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Backend Users & Permissions

Plugins can register permissions in the registration class inside the registerPermissions() method. Plugin permissions are defined as an array with keys corresponding the permission keys and values corresponding the permission descriptions. The permission keys consist of the author name, the plugin name and the feature name. Example:

acme.blog.access_categories

Restricting access to back-end pages

In a back-end controller class you can specify which permissions are required for access the pages provided by the controller. It's done with the $requiredPermissions controller's property. This property should contain an array of permission keys. If the user permissions match any permission from the list, the framework will let the user to see the controller pages.

<?php namespace Acme\Blog\Controllers;

use Backend\Classes\BackendController;

class Posts extends BackendController
{
    public $requiredPermissions = ['acme.blog.access_posts'];

You can also use the asterisk symbol to indicate the "all permissions" condition. In the next example the controller pages are accessible for all users who has any permissions starting with the "acme.blog." string:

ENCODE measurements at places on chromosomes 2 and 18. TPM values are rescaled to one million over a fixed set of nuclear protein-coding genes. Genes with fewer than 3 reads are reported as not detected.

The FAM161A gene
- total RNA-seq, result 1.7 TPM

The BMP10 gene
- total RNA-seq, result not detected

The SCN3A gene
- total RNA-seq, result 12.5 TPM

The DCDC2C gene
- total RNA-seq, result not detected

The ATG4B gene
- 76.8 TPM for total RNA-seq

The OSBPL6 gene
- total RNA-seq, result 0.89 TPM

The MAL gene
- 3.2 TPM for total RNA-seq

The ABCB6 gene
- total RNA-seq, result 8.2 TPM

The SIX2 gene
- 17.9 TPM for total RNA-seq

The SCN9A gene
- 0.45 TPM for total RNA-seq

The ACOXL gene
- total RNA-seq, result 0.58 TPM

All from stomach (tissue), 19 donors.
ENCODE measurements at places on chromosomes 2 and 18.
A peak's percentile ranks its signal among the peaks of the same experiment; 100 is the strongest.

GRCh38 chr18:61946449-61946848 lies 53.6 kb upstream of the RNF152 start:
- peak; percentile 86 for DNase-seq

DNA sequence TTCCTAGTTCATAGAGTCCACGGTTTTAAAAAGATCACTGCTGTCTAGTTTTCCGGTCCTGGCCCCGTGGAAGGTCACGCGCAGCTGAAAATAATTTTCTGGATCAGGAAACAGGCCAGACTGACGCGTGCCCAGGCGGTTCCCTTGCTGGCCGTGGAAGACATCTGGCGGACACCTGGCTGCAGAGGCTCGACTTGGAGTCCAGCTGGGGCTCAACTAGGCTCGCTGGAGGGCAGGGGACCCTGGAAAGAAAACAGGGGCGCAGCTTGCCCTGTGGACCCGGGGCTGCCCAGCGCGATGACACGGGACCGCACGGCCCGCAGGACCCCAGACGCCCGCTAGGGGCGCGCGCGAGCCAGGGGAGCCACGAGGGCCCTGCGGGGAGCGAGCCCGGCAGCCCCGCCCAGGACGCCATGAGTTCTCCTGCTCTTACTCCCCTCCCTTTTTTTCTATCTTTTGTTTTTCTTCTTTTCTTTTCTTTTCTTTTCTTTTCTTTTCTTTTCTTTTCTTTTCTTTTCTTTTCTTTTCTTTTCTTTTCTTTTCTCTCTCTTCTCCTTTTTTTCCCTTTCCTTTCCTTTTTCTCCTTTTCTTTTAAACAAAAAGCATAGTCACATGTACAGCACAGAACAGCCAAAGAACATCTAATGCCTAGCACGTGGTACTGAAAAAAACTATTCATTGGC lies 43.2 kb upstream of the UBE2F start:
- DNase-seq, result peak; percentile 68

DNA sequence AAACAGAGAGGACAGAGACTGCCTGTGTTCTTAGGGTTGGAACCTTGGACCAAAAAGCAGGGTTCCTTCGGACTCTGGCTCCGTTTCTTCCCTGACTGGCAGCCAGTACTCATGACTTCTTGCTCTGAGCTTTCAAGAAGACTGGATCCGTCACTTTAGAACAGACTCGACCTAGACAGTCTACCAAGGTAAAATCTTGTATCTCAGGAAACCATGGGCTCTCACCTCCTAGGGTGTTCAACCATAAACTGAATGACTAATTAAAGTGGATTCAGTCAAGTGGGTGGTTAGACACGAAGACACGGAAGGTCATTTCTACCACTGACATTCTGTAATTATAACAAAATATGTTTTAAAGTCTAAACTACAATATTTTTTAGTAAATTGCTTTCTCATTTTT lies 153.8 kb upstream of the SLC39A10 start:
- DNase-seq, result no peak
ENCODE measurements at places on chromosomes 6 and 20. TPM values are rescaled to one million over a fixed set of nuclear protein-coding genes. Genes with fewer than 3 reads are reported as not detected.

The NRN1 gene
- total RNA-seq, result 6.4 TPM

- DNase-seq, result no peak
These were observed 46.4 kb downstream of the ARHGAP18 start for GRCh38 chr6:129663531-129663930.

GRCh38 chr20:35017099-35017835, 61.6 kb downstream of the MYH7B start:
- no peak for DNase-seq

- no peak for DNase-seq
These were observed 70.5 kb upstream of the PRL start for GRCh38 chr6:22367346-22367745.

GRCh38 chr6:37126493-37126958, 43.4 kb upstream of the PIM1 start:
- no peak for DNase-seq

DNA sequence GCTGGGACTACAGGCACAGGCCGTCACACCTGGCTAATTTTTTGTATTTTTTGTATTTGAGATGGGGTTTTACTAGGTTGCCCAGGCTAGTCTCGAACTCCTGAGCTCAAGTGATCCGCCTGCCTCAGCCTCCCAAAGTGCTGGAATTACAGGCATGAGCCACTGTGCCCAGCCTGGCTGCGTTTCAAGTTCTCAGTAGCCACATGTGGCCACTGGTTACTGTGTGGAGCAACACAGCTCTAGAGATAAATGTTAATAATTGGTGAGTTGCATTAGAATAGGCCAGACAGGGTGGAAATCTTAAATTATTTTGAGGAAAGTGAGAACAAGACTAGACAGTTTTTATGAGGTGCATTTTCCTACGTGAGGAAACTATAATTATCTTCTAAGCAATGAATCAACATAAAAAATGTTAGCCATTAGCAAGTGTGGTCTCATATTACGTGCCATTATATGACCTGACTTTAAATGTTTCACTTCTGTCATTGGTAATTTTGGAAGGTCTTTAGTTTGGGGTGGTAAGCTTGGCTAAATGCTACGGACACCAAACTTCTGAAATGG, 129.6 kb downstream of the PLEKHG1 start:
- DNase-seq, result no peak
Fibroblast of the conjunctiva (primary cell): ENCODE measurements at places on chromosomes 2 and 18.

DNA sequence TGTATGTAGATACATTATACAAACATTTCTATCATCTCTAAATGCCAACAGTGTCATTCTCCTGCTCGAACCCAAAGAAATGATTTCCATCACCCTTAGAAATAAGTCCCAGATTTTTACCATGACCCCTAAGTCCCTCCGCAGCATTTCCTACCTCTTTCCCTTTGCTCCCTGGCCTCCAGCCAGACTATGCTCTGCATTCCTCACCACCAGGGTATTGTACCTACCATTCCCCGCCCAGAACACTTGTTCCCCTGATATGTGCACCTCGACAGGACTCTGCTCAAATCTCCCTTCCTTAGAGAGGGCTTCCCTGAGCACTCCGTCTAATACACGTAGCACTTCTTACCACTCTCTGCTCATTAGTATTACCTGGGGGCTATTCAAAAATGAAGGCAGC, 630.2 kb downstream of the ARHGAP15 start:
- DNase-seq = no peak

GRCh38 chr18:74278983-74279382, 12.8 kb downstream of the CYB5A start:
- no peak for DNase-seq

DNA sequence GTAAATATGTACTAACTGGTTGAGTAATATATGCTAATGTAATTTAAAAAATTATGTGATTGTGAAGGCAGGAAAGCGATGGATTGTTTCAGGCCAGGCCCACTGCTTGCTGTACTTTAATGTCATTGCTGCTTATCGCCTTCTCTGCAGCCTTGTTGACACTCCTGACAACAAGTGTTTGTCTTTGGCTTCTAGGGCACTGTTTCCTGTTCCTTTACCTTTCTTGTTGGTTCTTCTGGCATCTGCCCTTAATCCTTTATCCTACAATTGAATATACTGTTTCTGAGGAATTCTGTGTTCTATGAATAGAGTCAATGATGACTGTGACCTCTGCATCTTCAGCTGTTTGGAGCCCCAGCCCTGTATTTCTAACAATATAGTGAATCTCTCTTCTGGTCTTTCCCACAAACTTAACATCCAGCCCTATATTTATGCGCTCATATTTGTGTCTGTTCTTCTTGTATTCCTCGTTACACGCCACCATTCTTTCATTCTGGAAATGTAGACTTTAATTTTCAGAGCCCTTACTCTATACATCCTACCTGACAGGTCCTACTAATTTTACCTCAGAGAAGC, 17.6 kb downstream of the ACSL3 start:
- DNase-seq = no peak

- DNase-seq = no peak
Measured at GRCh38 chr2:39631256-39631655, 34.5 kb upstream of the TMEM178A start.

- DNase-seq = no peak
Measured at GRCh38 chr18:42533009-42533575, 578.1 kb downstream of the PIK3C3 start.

public $requiredPermissions = ['acme.blog.*'];

Restricting access to features

The back-end user model has methods that allow to determine whether the user has specific permissions. You can use this feature in order to limit the functionality of the back-end user interface. The permission methods supported by the back-end user are hasPermission() and hasAccess(). The both methods take two parameters: the permission key string (or an array of key strings) and an optional parameter indicating that all permissions listed with the first parameters are required.

The hasAccess() method returns true for any permission if the user is an administrator. The hasPermission() method is more strict. The following example shows how to use the methods in the controller code:

if ($this->user->hasAccess('acme.blog.*'))
    ...

if ($this->user->hasPermission(['acme.blog.access_posts', 'acme.blog.access_categories']))
    ...

You can also use the methods in the back-end views for hiding user interface elements. The next examples demonstrates how you can hide a button on the Edit Category back-end form:

<?php if ($this->user->hasAccess('acme.blog.delete_categories')): ?>
    <button 
        type="button" 
        class="oc-icon-trash-o btn-icon danger pull-right" 
        data-request="onDelete" 
        data-load-indicator="Deleting Category..." 
        data-request-confirm="Do you really want to delete this category?">
    </button>
<?php endif ?>